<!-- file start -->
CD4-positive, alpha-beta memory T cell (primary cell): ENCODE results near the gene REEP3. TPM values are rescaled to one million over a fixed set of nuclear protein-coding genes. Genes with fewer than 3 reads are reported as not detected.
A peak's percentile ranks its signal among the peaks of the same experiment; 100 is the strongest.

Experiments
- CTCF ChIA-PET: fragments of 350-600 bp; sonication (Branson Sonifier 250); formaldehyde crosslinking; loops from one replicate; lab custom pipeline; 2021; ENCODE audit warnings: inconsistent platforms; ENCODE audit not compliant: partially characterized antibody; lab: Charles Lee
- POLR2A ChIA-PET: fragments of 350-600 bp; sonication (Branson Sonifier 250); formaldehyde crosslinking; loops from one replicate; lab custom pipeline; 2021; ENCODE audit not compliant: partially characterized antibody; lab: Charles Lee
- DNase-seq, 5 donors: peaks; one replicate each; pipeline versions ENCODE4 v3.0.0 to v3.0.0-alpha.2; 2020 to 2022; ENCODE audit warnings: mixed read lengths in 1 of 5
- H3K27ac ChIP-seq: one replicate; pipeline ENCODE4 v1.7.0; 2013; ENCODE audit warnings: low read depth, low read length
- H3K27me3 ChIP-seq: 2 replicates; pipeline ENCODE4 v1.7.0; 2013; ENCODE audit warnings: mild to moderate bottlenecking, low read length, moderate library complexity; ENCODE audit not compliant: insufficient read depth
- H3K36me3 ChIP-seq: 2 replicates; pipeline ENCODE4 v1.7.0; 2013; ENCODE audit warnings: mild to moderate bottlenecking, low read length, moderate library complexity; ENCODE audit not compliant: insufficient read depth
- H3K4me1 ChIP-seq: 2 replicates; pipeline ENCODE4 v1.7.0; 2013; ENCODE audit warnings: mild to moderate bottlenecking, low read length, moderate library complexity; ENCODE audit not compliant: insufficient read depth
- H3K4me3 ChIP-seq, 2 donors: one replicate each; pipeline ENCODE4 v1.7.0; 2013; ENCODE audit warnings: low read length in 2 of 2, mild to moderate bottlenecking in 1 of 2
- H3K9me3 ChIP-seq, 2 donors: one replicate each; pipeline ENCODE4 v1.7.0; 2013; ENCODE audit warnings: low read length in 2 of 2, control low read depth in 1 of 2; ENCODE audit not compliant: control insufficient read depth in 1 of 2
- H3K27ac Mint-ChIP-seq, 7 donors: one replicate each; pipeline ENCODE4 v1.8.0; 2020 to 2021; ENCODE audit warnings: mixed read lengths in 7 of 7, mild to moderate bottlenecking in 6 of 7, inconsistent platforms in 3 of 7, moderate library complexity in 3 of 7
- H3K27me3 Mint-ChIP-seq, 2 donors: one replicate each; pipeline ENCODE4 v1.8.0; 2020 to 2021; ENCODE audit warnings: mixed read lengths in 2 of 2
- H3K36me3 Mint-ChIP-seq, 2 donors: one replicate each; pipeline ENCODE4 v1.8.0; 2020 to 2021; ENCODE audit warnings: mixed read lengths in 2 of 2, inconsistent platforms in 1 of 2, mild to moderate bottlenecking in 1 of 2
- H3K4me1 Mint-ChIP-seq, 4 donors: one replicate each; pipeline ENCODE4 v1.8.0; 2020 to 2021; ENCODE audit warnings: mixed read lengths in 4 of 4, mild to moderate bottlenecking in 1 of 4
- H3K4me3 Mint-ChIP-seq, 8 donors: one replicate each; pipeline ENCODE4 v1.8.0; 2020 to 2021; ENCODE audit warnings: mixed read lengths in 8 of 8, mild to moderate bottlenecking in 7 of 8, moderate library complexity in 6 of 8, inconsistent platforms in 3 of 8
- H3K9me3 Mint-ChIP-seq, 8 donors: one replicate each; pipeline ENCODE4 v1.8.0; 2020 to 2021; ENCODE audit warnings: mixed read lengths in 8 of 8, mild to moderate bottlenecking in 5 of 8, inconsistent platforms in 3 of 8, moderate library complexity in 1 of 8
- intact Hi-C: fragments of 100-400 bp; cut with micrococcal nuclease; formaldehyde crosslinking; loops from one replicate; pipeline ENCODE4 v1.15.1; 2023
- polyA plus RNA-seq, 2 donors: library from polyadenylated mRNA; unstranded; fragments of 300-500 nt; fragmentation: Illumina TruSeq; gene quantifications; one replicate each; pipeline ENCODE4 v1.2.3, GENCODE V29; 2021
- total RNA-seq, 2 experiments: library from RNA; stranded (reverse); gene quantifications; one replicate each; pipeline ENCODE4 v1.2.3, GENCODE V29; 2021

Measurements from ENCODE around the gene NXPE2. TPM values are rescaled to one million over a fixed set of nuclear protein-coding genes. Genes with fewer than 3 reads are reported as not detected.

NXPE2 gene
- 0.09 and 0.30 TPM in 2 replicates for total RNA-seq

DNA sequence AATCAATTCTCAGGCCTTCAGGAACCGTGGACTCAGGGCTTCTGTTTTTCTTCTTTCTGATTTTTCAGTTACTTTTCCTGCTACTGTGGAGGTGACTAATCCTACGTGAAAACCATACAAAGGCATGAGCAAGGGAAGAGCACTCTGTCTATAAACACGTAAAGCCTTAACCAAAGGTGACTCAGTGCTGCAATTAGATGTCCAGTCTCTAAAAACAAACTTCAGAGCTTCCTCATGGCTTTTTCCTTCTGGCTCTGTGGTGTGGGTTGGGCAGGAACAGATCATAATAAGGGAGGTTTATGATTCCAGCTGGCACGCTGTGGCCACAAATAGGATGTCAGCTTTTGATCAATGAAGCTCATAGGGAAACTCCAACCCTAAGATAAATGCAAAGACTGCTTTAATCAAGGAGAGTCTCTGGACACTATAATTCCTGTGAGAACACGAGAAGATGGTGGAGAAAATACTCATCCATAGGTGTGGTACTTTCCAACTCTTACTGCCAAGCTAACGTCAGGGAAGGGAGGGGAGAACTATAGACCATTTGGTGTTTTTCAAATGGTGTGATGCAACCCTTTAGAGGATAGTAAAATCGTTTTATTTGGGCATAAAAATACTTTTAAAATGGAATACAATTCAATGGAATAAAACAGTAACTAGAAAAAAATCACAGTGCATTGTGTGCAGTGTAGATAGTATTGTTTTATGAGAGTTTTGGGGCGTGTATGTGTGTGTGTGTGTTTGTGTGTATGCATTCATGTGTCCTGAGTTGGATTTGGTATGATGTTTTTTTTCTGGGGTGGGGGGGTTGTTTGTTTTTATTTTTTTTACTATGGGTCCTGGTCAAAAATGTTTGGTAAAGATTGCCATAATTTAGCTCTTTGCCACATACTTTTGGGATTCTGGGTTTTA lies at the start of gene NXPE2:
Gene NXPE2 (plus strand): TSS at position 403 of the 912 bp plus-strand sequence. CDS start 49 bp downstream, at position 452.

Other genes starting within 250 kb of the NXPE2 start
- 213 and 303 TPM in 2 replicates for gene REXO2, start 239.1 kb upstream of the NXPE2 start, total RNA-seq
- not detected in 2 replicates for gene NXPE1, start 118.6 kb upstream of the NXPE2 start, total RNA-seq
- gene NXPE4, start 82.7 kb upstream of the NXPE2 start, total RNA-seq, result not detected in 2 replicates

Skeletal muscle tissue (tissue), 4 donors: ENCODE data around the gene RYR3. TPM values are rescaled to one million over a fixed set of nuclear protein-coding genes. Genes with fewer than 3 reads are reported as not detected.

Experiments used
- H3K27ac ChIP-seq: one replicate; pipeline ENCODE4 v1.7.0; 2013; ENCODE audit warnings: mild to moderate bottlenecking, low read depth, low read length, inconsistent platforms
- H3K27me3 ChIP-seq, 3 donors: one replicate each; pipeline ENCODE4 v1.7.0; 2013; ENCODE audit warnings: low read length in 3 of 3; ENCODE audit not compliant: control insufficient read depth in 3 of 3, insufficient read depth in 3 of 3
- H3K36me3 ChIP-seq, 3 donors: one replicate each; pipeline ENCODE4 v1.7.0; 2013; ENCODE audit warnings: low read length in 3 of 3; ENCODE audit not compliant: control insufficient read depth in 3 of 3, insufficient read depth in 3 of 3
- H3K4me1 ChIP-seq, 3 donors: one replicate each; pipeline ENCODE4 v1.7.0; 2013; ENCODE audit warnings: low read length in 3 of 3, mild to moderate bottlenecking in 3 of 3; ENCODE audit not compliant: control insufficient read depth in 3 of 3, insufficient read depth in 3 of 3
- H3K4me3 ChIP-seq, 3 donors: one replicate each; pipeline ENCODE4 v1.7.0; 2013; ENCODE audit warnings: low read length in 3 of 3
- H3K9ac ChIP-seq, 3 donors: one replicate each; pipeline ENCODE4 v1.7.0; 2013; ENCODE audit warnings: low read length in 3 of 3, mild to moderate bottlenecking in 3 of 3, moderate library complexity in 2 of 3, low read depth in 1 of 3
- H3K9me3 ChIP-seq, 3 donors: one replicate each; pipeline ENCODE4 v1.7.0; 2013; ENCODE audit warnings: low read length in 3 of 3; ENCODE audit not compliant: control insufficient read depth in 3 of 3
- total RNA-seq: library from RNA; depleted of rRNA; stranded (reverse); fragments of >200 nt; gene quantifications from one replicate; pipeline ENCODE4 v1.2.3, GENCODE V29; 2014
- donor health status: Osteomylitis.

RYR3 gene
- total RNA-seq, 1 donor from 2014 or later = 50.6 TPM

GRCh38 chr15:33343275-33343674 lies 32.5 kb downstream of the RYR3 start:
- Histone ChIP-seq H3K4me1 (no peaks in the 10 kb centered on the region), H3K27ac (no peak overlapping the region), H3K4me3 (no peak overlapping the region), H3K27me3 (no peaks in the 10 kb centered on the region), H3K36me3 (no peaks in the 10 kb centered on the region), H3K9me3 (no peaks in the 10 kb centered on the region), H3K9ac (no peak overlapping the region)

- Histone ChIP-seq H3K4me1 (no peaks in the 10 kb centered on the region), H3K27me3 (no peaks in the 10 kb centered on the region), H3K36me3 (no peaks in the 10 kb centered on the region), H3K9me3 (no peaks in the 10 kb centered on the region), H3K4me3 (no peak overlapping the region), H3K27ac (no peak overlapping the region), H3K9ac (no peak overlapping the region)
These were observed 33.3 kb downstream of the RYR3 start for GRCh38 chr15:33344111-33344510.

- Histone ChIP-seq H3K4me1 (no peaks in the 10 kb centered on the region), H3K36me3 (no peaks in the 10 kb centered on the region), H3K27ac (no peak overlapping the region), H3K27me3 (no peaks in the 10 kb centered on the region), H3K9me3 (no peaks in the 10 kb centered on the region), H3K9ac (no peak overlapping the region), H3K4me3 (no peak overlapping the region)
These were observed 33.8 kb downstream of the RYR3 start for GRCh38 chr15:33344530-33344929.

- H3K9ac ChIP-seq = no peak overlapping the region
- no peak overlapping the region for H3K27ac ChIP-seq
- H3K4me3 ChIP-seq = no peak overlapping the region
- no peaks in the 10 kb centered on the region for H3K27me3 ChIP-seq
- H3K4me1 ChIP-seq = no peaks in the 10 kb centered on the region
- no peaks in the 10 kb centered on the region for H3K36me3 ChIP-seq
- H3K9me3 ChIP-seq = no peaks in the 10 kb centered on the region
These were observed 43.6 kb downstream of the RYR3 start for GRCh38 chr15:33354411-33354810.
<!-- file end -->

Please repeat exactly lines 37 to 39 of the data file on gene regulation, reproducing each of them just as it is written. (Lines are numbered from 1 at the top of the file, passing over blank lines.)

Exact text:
- H3K4me3 ChIP-seq, 3 donors: one replicate each; pipeline ENCODE4 v1.7.0; 2013; ENCODE audit warnings: low read length in 3 of 3
- H3K9ac ChIP-seq, 3 donors: one replicate each; pipeline ENCODE4 v1.7.0; 2013; ENCODE audit warnings: low read length in 3 of 3, mild to moderate bottlenecking in 3 of 3, moderate library complexity in 2 of 3, low read depth in 1 of 3
- H3K9me3 ChIP-seq, 3 donors: one replicate each; pipeline ENCODE4 v1.7.0; 2013; ENCODE audit warnings: low read length in 3 of 3; ENCODE audit not compliant: control insufficient read depth in 3 of 3